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The people of Denendeh : ethnohistory of the Indians of Canada's Northwest Territories  Cover Image E-book E-book

The people of Denendeh : ethnohistory of the Indians of Canada's Northwest Territories

Helm, June 1924- (Author). Carterette, Teresa S. (Added Author). Lurie, Nancy Oestreich. (Added Author).

Record details

  • OCLC: ocm50320890
  • ISBN: 9780877457350
  • ISBN: 9781587293795
  • ISBN: 0877457352
  • ISBN: 9781587293290
  • ISBN: 1587293293
  • Physical Description: 1 online resource (xx, 387 pages) : illustrations, maps
    remote
  • Publisher: Iowa City : University of Iowa Press, ©2000.

Content descriptions

Bibliography: Includes bibliographical references (pages 369-384) and index.
Contents: pt. 1. Community and livelihood at midcentury -- pt. 2. Looking back in time -- pt. 3. Being Dene.
Summary: For fifty years anthropologist June Helm studied the culture and ethnohistory of the Dene, "The People," the Athapaskan-speaking Indians of the Mackenzie River drainage of Canada's western subarctic. Now in this impressive collection she brings together previously published essays - with updated commentaries where necessary - unpublished field notes, archival documents, supplementary essays and notes from collaborators, and narratives by the Dene themselves as an offering to those studying North American Indians, hunter-gatherers, and subarctic ethnohistory and as.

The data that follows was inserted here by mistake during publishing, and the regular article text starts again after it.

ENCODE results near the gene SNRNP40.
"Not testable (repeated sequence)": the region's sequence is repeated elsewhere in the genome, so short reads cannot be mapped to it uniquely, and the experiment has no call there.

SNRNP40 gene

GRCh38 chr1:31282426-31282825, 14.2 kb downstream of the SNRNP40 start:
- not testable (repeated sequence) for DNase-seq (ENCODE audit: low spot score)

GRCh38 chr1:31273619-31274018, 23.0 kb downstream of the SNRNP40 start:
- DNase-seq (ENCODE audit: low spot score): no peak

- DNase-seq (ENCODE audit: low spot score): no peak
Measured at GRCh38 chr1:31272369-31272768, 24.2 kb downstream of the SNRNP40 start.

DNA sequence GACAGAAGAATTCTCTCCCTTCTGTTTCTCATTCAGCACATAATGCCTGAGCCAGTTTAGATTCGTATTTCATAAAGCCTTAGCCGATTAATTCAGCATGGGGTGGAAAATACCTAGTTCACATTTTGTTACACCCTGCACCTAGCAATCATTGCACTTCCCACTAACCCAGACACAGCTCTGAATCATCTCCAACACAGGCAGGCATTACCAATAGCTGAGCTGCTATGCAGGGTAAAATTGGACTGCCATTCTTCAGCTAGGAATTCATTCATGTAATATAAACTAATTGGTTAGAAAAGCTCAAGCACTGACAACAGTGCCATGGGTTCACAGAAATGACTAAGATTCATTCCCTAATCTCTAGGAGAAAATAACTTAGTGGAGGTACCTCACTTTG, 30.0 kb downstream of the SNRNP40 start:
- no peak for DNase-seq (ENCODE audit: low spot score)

Subject: Northwest Territories -- Social life and customs
Ethnohistory -- Northwest Territories
Athapascan Indians -- Northwest Territories -- Social life and customs
Athapascan Indians -- Northwest Territories -- History

Summary: For fifty years anthropologist June Helm studied the culture and ethnohistory of the Dene, "The People," the Athapaskan-speaking Indians of the Mackenzie River drainage of Canada's western subarctic. Now in this impressive collection she brings together previously published essays - with updated commentaries where necessary - unpublished field notes, archival documents, supplementary essays and notes from collaborators, and narratives by the Dene themselves as an offering to those studying North American Indians, hunter-gatherers, and subarctic ethnohistory and as.
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